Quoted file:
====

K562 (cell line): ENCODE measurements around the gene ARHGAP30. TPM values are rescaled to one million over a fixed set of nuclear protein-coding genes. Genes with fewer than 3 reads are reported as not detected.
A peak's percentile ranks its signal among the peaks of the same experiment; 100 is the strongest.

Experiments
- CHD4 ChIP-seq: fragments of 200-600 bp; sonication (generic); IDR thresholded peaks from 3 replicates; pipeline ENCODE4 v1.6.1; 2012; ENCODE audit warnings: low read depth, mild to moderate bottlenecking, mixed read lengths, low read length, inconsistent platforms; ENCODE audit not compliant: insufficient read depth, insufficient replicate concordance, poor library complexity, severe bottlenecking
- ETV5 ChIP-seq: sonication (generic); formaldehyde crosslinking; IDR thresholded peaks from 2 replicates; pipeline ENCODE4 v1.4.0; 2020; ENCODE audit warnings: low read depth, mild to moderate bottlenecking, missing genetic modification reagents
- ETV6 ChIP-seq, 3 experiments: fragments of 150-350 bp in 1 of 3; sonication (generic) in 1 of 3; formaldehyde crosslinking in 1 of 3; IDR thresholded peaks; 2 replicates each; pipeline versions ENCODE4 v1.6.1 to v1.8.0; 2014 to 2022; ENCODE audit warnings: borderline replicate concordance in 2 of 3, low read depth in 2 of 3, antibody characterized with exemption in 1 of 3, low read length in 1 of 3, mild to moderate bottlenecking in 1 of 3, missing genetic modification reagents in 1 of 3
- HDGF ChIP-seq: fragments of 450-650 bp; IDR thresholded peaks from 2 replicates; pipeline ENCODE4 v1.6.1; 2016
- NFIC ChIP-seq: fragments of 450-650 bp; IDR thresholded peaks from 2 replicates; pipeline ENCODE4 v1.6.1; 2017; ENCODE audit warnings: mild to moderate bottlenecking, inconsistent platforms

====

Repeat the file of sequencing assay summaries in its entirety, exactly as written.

K562 (cell line): ENCODE measurements around the gene ARHGAP30. TPM values are rescaled to one million over a fixed set of nuclear protein-coding genes. Genes with fewer than 3 reads are reported as not detected.
A peak's percentile ranks its signal among the peaks of the same experiment; 100 is the strongest.

Experiments
- CHD4 ChIP-seq: fragments of 200-600 bp; sonication (generic); IDR thresholded peaks from 3 replicates; pipeline ENCODE4 v1.6.1; 2012; ENCODE audit warnings: low read depth, mild to moderate bottlenecking, mixed read lengths, low read length, inconsistent platforms; ENCODE audit not compliant: insufficient read depth, insufficient replicate concordance, poor library complexity, severe bottlenecking
- ETV5 ChIP-seq: sonication (generic); formaldehyde crosslinking; IDR thresholded peaks from 2 replicates; pipeline ENCODE4 v1.4.0; 2020; ENCODE audit warnings: low read depth, mild to moderate bottlenecking, missing genetic modification reagents
- ETV6 ChIP-seq, 3 experiments: fragments of 150-350 bp in 1 of 3; sonication (generic) in 1 of 3; formaldehyde crosslinking in 1 of 3; IDR thresholded peaks; 2 replicates each; pipeline versions ENCODE4 v1.6.1 to v1.8.0; 2014 to 2022; ENCODE audit warnings: borderline replicate concordance in 2 of 3, low read depth in 2 of 3, antibody characterized with exemption in 1 of 3, low read length in 1 of 3, mild to moderate bottlenecking in 1 of 3, missing genetic modification reagents in 1 of 3
- HDGF ChIP-seq: fragments of 450-650 bp; IDR thresholded peaks from 2 replicates; pipeline ENCODE4 v1.6.1; 2016
- NFIC ChIP-seq: fragments of 450-650 bp; IDR thresholded peaks from 2 replicates; pipeline ENCODE4 v1.6.1; 2017; ENCODE audit warnings: mild to moderate bottlenecking, inconsistent platforms